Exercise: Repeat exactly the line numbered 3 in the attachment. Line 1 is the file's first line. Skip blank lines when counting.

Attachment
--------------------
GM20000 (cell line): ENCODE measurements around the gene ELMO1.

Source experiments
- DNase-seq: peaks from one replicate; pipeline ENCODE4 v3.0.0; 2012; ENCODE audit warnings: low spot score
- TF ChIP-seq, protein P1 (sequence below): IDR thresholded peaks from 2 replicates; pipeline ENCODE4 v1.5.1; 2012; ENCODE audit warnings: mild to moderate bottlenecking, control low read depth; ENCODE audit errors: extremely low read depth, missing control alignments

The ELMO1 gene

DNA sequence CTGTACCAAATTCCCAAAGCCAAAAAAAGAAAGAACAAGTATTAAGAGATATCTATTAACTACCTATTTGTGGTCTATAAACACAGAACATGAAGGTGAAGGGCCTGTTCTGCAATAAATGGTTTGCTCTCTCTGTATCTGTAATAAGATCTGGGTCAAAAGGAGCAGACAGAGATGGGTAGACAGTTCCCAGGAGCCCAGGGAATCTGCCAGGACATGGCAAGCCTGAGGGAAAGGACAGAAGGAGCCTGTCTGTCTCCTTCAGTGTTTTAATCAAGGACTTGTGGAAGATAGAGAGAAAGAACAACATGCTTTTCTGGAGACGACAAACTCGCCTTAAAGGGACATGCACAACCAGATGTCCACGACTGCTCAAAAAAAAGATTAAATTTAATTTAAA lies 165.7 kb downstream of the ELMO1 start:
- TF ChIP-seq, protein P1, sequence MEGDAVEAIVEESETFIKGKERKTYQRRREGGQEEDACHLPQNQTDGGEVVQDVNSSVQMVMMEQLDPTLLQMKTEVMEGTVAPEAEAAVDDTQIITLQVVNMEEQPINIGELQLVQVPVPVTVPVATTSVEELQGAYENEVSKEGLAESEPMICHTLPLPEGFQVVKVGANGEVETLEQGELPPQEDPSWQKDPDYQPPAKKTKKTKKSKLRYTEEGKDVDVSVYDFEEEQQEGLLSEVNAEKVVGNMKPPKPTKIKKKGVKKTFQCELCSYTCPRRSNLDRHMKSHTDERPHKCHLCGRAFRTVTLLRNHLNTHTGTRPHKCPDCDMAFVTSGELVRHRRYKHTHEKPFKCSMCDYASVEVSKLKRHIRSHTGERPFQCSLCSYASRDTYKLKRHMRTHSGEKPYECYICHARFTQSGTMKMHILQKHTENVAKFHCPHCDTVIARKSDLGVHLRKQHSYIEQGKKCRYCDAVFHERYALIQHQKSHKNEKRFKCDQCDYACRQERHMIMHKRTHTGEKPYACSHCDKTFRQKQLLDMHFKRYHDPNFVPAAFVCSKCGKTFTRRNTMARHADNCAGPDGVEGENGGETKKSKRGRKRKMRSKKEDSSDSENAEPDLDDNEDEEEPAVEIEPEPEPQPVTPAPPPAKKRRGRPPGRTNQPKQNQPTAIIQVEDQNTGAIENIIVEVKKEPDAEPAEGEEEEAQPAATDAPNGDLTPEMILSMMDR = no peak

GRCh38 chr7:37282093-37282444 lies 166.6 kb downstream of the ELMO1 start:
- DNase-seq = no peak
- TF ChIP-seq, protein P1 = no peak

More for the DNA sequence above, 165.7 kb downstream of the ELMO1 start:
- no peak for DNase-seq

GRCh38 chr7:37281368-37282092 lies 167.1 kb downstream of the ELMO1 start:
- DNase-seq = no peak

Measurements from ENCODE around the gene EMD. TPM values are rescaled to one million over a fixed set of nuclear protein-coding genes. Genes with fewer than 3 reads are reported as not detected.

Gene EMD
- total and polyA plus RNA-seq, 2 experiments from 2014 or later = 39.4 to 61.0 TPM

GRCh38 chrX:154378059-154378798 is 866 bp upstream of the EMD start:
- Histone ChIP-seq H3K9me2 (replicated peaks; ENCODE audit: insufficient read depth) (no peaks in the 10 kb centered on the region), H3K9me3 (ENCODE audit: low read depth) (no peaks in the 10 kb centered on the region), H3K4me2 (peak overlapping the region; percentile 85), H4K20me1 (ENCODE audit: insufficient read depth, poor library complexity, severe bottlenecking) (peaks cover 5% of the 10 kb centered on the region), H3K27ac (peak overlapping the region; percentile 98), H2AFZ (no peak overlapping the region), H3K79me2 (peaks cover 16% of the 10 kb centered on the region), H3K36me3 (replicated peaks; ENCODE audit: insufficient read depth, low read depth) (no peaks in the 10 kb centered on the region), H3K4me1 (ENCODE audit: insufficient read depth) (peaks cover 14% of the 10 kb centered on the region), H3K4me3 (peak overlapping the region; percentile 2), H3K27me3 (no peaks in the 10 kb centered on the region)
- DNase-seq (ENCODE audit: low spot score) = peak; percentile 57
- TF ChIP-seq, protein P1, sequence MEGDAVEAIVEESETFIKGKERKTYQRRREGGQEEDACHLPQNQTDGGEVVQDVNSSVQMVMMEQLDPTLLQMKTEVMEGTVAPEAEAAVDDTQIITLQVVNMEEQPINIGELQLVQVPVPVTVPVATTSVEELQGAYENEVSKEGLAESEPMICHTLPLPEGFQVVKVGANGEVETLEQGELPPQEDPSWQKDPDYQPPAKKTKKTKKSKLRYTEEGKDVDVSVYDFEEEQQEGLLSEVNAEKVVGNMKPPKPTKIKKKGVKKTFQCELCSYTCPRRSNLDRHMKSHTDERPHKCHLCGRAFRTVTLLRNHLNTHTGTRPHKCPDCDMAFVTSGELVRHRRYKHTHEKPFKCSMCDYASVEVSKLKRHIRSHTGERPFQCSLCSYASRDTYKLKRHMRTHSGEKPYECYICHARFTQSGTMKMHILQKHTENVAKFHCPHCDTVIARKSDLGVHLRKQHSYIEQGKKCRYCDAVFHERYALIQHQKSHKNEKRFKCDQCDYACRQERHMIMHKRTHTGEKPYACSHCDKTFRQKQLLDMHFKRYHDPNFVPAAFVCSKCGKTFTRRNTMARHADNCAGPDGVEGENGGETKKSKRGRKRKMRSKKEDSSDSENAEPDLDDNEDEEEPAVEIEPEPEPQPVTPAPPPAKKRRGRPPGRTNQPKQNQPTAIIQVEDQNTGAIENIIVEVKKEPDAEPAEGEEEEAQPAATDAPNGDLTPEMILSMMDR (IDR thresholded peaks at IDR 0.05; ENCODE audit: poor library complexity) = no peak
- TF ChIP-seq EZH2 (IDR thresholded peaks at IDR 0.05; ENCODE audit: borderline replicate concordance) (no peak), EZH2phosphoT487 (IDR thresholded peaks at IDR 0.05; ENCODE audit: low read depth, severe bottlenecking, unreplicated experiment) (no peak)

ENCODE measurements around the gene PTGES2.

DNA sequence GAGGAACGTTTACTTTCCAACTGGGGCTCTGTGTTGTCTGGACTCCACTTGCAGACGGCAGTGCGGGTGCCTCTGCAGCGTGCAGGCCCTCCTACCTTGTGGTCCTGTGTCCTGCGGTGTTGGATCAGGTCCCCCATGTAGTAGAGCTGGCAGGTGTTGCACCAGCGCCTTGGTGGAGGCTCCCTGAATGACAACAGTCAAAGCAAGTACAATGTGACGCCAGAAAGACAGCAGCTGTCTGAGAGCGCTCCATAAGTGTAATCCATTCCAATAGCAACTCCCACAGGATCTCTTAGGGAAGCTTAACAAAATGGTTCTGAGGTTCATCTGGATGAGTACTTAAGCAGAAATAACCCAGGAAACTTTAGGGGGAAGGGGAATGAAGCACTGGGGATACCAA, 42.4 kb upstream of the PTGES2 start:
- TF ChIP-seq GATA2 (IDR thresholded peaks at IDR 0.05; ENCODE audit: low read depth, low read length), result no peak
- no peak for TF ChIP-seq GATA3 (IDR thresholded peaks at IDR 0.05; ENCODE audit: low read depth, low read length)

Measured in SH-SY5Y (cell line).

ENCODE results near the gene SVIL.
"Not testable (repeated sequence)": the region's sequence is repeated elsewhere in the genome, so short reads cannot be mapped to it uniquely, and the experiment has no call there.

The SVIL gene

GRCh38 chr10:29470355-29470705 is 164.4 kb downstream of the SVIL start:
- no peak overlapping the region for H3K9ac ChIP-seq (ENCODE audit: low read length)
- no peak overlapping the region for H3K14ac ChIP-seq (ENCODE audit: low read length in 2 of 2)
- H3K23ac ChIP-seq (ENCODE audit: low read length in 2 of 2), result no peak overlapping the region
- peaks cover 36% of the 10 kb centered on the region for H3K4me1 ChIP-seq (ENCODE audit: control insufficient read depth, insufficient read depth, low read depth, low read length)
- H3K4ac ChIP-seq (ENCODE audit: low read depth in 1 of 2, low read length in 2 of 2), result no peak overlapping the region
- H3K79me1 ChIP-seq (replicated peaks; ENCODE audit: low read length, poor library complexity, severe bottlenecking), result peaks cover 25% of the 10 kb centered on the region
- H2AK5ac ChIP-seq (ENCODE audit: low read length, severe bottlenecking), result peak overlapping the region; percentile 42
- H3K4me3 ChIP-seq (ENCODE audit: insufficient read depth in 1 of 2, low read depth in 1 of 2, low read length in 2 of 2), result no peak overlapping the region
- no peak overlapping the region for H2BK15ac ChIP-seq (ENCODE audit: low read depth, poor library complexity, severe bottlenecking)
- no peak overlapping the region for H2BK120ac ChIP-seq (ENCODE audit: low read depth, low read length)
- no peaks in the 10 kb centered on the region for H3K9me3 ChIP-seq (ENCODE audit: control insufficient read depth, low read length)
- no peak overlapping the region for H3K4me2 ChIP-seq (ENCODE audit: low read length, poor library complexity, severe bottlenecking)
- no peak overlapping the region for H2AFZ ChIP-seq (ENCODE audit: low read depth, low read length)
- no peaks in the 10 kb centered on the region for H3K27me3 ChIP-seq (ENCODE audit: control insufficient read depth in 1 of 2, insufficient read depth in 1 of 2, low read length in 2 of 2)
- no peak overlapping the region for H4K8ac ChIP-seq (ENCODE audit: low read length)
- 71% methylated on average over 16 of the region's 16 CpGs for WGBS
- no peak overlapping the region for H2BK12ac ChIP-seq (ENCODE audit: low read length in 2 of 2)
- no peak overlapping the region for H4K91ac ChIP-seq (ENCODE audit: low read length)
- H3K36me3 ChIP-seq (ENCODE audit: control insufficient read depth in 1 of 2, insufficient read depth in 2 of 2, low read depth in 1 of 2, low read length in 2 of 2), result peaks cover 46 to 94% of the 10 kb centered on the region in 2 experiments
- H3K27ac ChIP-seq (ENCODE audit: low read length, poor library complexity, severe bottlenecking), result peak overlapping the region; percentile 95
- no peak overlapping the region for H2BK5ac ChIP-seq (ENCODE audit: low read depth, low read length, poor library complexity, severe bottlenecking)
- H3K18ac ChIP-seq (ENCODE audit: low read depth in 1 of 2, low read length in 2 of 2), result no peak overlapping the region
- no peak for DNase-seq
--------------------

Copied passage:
- DNase-seq: peaks from one replicate; pipeline ENCODE4 v3.0.0; 2012; ENCODE audit warnings: low spot score